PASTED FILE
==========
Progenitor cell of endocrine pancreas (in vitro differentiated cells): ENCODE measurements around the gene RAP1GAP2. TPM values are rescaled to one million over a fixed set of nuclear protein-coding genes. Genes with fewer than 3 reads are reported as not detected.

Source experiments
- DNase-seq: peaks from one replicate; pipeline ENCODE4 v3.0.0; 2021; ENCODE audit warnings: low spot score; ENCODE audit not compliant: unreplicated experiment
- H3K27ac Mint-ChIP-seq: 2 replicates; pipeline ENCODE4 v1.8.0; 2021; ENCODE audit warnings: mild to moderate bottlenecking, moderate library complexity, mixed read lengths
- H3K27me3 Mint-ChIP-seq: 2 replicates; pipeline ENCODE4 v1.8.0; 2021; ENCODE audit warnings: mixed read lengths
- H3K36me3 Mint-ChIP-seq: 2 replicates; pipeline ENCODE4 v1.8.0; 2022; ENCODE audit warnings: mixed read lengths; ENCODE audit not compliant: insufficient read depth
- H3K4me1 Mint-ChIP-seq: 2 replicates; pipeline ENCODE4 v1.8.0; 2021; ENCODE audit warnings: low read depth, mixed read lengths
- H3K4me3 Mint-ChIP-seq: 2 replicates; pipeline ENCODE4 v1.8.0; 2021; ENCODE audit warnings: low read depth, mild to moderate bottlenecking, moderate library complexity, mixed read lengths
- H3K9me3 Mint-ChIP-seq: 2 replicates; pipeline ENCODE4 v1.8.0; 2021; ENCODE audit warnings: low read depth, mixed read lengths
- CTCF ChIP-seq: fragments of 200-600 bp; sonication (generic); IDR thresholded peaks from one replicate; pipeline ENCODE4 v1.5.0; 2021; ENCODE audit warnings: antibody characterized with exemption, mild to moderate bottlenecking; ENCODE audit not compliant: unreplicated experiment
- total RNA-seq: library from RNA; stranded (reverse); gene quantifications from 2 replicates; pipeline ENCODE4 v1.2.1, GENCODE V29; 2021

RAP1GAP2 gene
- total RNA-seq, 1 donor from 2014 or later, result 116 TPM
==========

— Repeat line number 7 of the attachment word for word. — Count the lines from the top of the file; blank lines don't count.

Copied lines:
- H3K4me1 Mint-ChIP-seq: 2 replicates; pipeline ENCODE4 v1.8.0; 2021; ENCODE audit warnings: low read depth, mixed read lengths